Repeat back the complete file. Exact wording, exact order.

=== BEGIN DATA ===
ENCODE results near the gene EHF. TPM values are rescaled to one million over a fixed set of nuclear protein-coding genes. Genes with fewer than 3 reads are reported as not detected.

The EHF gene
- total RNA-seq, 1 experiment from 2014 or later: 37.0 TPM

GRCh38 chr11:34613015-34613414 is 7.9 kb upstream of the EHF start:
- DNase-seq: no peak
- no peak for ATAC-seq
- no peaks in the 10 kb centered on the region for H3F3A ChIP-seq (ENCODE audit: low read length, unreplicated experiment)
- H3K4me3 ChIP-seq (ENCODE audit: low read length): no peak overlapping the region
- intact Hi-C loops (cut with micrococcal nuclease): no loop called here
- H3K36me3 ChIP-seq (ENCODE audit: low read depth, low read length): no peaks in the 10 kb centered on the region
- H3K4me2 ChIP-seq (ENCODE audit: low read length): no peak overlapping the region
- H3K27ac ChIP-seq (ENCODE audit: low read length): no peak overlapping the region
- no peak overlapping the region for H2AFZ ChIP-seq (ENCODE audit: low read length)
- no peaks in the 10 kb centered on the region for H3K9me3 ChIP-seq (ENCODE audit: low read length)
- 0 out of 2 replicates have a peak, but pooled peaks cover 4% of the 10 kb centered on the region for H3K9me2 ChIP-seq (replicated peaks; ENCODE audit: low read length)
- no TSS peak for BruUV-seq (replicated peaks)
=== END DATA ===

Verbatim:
ENCODE results near the gene EHF. TPM values are rescaled to one million over a fixed set of nuclear protein-coding genes. Genes with fewer than 3 reads are reported as not detected.

The EHF gene
- total RNA-seq, 1 experiment from 2014 or later: 37.0 TPM

GRCh38 chr11:34613015-34613414 is 7.9 kb upstream of the EHF start:
- DNase-seq: no peak
- no peak for ATAC-seq
- no peaks in the 10 kb centered on the region for H3F3A ChIP-seq (ENCODE audit: low read length, unreplicated experiment)
- H3K4me3 ChIP-seq (ENCODE audit: low read length): no peak overlapping the region
- intact Hi-C loops (cut with micrococcal nuclease): no loop called here
- H3K36me3 ChIP-seq (ENCODE audit: low read depth, low read length): no peaks in the 10 kb centered on the region
- H3K4me2 ChIP-seq (ENCODE audit: low read length): no peak overlapping the region
- H3K27ac ChIP-seq (ENCODE audit: low read length): no peak overlapping the region
- no peak overlapping the region for H2AFZ ChIP-seq (ENCODE audit: low read length)
- no peaks in the 10 kb centered on the region for H3K9me3 ChIP-seq (ENCODE audit: low read length)
- 0 out of 2 replicates have a peak, but pooled peaks cover 4% of the 10 kb centered on the region for H3K9me2 ChIP-seq (replicated peaks; ENCODE audit: low read length)
- no TSS peak for BruUV-seq (replicated peaks)